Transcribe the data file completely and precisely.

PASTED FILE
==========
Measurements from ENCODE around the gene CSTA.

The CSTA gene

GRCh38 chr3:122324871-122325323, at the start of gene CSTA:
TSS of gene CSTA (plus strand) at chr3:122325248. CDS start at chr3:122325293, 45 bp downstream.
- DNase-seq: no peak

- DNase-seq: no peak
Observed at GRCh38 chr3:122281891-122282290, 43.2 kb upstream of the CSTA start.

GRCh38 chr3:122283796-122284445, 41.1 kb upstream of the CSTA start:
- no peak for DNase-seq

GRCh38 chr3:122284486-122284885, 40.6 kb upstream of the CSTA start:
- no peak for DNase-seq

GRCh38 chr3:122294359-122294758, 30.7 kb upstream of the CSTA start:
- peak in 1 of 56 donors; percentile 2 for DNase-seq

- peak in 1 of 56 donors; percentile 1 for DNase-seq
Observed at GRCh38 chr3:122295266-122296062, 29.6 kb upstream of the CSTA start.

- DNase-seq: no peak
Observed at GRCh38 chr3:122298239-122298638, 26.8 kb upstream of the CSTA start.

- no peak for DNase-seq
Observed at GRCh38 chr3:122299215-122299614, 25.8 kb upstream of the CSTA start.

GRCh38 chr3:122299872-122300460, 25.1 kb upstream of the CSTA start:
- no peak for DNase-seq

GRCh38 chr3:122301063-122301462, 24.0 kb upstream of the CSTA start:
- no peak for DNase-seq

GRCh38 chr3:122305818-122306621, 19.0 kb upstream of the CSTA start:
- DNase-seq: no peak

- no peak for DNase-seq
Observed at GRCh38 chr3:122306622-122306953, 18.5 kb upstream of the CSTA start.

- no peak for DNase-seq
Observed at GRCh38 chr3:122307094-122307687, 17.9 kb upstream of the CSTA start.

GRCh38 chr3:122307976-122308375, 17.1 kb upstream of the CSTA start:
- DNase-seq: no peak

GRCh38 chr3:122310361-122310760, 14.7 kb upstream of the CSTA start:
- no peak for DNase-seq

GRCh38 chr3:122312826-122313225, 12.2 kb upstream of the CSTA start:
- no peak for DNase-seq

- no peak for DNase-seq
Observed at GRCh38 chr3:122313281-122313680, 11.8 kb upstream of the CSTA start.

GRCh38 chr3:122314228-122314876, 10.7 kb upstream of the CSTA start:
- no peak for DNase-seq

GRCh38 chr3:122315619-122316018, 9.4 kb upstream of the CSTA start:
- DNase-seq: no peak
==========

Measurements from ENCODE around the gene CSTA.

The CSTA gene

GRCh38 chr3:122324871-122325323, at the start of gene CSTA:
TSS of gene CSTA (plus strand) at chr3:122325248. CDS start at chr3:122325293, 45 bp downstream.
- DNase-seq: no peak

- DNase-seq: no peak
Observed at GRCh38 chr3:122281891-122282290, 43.2 kb upstream of the CSTA start.

GRCh38 chr3:122283796-122284445, 41.1 kb upstream of the CSTA start:
- no peak for DNase-seq

GRCh38 chr3:122284486-122284885, 40.6 kb upstream of the CSTA start:
- no peak for DNase-seq

GRCh38 chr3:122294359-122294758, 30.7 kb upstream of the CSTA start:
- peak in 1 of 56 donors; percentile 2 for DNase-seq

- peak in 1 of 56 donors; percentile 1 for DNase-seq
Observed at GRCh38 chr3:122295266-122296062, 29.6 kb upstream of the CSTA start.

- DNase-seq: no peak
Observed at GRCh38 chr3:122298239-122298638, 26.8 kb upstream of the CSTA start.

- no peak for DNase-seq
Observed at GRCh38 chr3:122299215-122299614, 25.8 kb upstream of the CSTA start.

GRCh38 chr3:122299872-122300460, 25.1 kb upstream of the CSTA start:
- no peak for DNase-seq

GRCh38 chr3:122301063-122301462, 24.0 kb upstream of the CSTA start:
- no peak for DNase-seq

GRCh38 chr3:122305818-122306621, 19.0 kb upstream of the CSTA start:
- DNase-seq: no peak

- no peak for DNase-seq
Observed at GRCh38 chr3:122306622-122306953, 18.5 kb upstream of the CSTA start.

- no peak for DNase-seq
Observed at GRCh38 chr3:122307094-122307687, 17.9 kb upstream of the CSTA start.

GRCh38 chr3:122307976-122308375, 17.1 kb upstream of the CSTA start:
- DNase-seq: no peak

GRCh38 chr3:122310361-122310760, 14.7 kb upstream of the CSTA start:
- no peak for DNase-seq

GRCh38 chr3:122312826-122313225, 12.2 kb upstream of the CSTA start:
- no peak for DNase-seq

- no peak for DNase-seq
Observed at GRCh38 chr3:122313281-122313680, 11.8 kb upstream of the CSTA start.

GRCh38 chr3:122314228-122314876, 10.7 kb upstream of the CSTA start:
- no peak for DNase-seq

GRCh38 chr3:122315619-122316018, 9.4 kb upstream of the CSTA start:
- DNase-seq: no peak